And, of course, the Big Ben reality isn’t lost on the men either. Yes, the men tell me, they want to be married and have kids. But not tomorrow. “She’s [x] years old? She must want kids as of yesterday. I want to be dating the person I am going to marry for at least a year. Then I want to be engaged for a year. Then I want to be married for at least two or three years before I have kids. So what is she going to do about having kids at [insert age]? My cut off is 36”. And you thought only women had these timelines in their heads! I literally had a conversation that went exactly this way the other day with a guy I never dreamed would have such a fixed time schedule.

If women could only hear the things I hear. I hate to be the bearer of bad news, Ladies, but being in the know helps me to convey information that can hopefully make a difference in some sassy single sister’s dating decisions. Message to the Women: You do not want to be a Paula Pan.

But before you get too smug, guys, please know that Peter Pan is not so sexy either. Many women are skeptical of a guy who is 40, 45, 48, etc. and never married and some women I know even refuse to be introduced to “those guys.” To them, it is a major, major indicator of skeletons in the closet, commitment phobia and/or a lack of desirability in general. Maybe there are enough women who overlook it, but there are plenty who will not.

And then there is the “able dad” issue. I met a guy who was 51 who told me that he still wants to have kids and so he only wants to meet women 37 or younger. I tried to break it to him that most 37 years olds don’t want their husbands in Depends when their kids are in college. Of course, I conveyed the message with more sensitivity (btw, I did not take him on as a client) … that was a year ago and he is still single and one year closer to his senior citizen discount. But he would not budge on age, consider dating a woman with kids or ever consider the thought of adopting. And for what it’s worth, let me remind my guy readers, your sperm ain’t immune from wrinkling either. See my Don’t Shoot the Messenger Part II blog (May 2009) for more on this. You have to wonder – why the hell did this guy wait so long? Because he drank the Kool-Aid, of course.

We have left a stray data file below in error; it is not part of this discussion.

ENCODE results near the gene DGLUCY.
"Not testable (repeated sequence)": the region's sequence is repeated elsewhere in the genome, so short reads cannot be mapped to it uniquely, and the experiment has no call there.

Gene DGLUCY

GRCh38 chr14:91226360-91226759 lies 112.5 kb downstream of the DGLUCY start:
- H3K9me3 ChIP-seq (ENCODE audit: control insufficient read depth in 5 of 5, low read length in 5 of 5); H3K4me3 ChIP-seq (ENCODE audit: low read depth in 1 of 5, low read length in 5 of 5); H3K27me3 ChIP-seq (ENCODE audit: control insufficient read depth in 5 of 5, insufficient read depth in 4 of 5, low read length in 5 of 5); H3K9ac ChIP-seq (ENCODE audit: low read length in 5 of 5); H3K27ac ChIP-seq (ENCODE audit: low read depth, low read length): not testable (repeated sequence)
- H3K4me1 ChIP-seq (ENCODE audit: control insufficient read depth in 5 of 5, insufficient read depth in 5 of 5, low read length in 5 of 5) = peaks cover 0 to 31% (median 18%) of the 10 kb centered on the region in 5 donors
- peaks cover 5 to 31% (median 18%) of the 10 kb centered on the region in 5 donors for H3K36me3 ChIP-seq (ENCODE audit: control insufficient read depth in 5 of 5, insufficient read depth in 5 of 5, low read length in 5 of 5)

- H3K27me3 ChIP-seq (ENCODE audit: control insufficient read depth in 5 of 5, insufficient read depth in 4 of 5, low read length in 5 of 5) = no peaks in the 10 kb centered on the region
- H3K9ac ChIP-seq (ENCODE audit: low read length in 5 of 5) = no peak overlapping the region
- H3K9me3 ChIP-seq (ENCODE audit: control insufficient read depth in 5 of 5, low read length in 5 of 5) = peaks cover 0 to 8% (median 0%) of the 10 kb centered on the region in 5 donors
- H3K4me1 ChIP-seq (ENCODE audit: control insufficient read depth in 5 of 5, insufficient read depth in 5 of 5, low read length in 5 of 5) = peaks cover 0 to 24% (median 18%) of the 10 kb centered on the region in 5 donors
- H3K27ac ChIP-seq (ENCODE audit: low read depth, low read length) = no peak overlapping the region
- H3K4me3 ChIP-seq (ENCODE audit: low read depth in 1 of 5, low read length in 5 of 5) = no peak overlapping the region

Ironically, these same New Yorkers who are uber-driven and focused in their careers/social lives frequently take a laissez-fare approach when it comes to their loves lives and often completely drop the ball. Indeed, these singles think that if they simply appear at a large number of social events per month they've done what they need to do and Mr. or Miss Right is going to magically turn up. You would not network for a high powered law firm or banking job at a local pub or leave beginning the preparation of a pitch to snare a top account to an hour before your meeting, so why would one assume he or she can take a comparably unfocused approach to finding a life partner? It seems like an obvious statement, but singles need to think strategically about dating. If they took a more focused approach to meeting their potential future partners (whether with the expertise of a service or just engaging in more deliberate dating in general) they would likely find that they can avoid the Captain Hooks of dating’s Never-Never Land.

New York is a wonderful city and it’s a lot of different things to many different people, but it’s not a children’s fairytale. And most would say that’s a good thing … after all, growing up’s not so bad.

[1] Ever wonder how New York got this nickname? Apparently, it was “first used by Washington Irving and others in the Salmagundi Papers, with satirical reference to Gotham, England, where the wise men acted as fools in order to avoid paying for the king's upkeep.” See (also addresses the Batman reference)

[2] I imagine most readers are aware of the unfortunate background story to this now common expression, but for the curious, you can find answers at the always informative Urban Dictionary site. See


  1. Great blog! I am going to take off my Peter Pan tights right now.

    - Lou